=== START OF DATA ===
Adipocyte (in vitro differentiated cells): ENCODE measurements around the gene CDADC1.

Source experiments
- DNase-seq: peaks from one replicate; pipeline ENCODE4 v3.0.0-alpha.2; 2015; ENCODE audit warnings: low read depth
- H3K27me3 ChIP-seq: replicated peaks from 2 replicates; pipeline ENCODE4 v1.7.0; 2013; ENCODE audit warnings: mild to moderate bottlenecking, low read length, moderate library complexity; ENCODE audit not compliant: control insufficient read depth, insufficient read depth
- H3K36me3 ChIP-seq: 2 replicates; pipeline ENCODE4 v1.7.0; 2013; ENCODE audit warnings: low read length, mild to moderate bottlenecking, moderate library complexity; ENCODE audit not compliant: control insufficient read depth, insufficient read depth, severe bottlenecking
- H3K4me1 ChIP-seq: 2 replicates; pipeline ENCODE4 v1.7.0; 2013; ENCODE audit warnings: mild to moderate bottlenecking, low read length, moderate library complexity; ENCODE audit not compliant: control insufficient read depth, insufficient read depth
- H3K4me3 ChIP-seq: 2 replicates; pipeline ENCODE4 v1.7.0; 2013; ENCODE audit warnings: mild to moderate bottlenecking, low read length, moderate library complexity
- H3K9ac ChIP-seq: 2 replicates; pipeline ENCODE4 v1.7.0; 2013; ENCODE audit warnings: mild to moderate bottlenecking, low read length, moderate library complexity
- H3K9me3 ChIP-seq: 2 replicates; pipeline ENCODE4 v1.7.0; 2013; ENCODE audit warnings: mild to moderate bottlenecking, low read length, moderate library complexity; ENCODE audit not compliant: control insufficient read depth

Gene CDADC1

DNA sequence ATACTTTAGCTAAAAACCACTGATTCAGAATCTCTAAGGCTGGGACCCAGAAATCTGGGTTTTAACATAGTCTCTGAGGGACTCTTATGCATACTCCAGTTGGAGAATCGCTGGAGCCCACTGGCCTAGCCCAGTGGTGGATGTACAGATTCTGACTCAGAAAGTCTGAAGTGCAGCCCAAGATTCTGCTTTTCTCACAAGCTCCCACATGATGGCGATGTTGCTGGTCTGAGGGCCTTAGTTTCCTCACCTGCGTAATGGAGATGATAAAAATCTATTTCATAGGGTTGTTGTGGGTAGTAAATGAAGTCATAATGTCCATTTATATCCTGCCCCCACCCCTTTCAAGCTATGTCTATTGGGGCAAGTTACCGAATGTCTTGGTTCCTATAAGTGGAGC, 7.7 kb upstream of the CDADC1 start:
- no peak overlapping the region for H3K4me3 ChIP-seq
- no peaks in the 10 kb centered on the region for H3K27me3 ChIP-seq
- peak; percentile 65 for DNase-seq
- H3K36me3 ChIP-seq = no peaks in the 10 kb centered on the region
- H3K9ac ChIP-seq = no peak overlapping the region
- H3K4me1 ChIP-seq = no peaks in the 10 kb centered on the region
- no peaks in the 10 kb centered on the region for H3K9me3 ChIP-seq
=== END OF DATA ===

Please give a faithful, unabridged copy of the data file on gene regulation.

Adipocyte (in vitro differentiated cells): ENCODE measurements around the gene CDADC1.

Source experiments
- DNase-seq: peaks from one replicate; pipeline ENCODE4 v3.0.0-alpha.2; 2015; ENCODE audit warnings: low read depth
- H3K27me3 ChIP-seq: replicated peaks from 2 replicates; pipeline ENCODE4 v1.7.0; 2013; ENCODE audit warnings: mild to moderate bottlenecking, low read length, moderate library complexity; ENCODE audit not compliant: control insufficient read depth, insufficient read depth
- H3K36me3 ChIP-seq: 2 replicates; pipeline ENCODE4 v1.7.0; 2013; ENCODE audit warnings: low read length, mild to moderate bottlenecking, moderate library complexity; ENCODE audit not compliant: control insufficient read depth, insufficient read depth, severe bottlenecking
- H3K4me1 ChIP-seq: 2 replicates; pipeline ENCODE4 v1.7.0; 2013; ENCODE audit warnings: mild to moderate bottlenecking, low read length, moderate library complexity; ENCODE audit not compliant: control insufficient read depth, insufficient read depth
- H3K4me3 ChIP-seq: 2 replicates; pipeline ENCODE4 v1.7.0; 2013; ENCODE audit warnings: mild to moderate bottlenecking, low read length, moderate library complexity
- H3K9ac ChIP-seq: 2 replicates; pipeline ENCODE4 v1.7.0; 2013; ENCODE audit warnings: mild to moderate bottlenecking, low read length, moderate library complexity
- H3K9me3 ChIP-seq: 2 replicates; pipeline ENCODE4 v1.7.0; 2013; ENCODE audit warnings: mild to moderate bottlenecking, low read length, moderate library complexity; ENCODE audit not compliant: control insufficient read depth

Gene CDADC1

DNA sequence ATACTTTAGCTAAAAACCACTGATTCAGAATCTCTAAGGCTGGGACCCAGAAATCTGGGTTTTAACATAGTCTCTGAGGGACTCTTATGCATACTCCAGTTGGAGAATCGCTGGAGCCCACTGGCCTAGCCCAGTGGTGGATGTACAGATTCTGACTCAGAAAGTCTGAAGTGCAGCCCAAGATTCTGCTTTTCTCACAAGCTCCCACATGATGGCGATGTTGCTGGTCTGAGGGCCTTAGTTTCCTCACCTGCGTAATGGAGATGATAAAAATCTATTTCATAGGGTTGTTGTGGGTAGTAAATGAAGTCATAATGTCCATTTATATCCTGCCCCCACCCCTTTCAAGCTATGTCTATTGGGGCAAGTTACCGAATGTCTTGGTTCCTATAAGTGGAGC, 7.7 kb upstream of the CDADC1 start:
- no peak overlapping the region for H3K4me3 ChIP-seq
- no peaks in the 10 kb centered on the region for H3K27me3 ChIP-seq
- peak; percentile 65 for DNase-seq
- H3K36me3 ChIP-seq = no peaks in the 10 kb centered on the region
- H3K9ac ChIP-seq = no peak overlapping the region
- H3K4me1 ChIP-seq = no peaks in the 10 kb centered on the region
- no peaks in the 10 kb centered on the region for H3K9me3 ChIP-seq